These include for instance tackling the scourge of alcoholism, the high incidence of domestic violence, and child abuse and human trafficking. In tribal dominated areas, where some women are labelled as witches, a case study discusses the vital role played by a VO-SAC in addressing the practice of witch-hunting. Broadly, the case studies highlight how VO-SACs have used multiple strategies including restorative justice, collective action, offering support to women (including psycho-social support) and sometimes even engaging with men to address issues that matter to women. They show how placing women’s interests first and putting in place platforms which women can approach easily and speak to, can provide a prompt source of action, a first port of call to poor marginalised women in villages. For the state, these VO-SACs also act as the eyes and ears of the village, and a public acknowledgement of the distress that rural women have been facing for long.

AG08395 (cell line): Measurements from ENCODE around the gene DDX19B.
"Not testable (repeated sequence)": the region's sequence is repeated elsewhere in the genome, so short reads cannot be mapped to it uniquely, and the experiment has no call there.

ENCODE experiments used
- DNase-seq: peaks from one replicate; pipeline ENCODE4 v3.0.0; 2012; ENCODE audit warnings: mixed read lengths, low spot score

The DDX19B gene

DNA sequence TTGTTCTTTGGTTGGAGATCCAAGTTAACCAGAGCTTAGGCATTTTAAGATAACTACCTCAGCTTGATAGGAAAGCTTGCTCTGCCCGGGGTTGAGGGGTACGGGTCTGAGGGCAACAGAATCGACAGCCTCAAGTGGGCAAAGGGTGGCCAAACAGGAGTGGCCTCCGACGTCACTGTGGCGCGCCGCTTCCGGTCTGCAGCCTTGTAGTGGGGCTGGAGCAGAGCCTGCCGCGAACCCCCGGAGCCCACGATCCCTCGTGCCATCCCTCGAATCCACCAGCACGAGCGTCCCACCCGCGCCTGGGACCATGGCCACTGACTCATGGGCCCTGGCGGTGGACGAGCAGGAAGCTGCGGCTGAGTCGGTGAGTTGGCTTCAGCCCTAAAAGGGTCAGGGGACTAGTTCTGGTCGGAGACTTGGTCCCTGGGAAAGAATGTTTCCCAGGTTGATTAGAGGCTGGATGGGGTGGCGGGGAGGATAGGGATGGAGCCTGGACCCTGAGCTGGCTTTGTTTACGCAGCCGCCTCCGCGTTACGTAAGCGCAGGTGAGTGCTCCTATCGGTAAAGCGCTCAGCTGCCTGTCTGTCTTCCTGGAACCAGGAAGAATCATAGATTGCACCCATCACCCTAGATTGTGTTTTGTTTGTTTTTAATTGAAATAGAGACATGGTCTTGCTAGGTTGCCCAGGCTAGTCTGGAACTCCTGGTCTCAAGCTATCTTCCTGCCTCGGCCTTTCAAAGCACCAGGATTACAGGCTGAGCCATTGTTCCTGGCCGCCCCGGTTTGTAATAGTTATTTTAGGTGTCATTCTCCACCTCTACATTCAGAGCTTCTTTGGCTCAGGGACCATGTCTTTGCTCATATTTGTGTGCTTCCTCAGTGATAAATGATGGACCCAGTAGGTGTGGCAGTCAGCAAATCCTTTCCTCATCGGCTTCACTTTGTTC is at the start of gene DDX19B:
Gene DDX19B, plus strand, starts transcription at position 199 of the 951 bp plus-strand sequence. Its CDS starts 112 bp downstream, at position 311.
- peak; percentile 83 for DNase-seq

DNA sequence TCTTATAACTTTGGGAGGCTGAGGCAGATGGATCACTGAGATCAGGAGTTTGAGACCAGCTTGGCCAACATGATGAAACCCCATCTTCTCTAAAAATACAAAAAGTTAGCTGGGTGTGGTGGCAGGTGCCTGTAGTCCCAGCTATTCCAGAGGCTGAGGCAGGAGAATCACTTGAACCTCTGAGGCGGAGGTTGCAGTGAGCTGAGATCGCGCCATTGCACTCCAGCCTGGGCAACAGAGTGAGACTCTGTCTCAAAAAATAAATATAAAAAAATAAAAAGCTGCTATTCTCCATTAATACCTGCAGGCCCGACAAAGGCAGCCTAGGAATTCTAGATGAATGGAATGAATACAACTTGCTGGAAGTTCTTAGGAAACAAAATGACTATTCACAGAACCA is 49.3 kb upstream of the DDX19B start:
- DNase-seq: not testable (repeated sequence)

The study has been accessed by clicking here.
(The study has been authored by the Deendayal Antyodaya Yojana- National Rural Livelihoods Mission (DAYNRLM))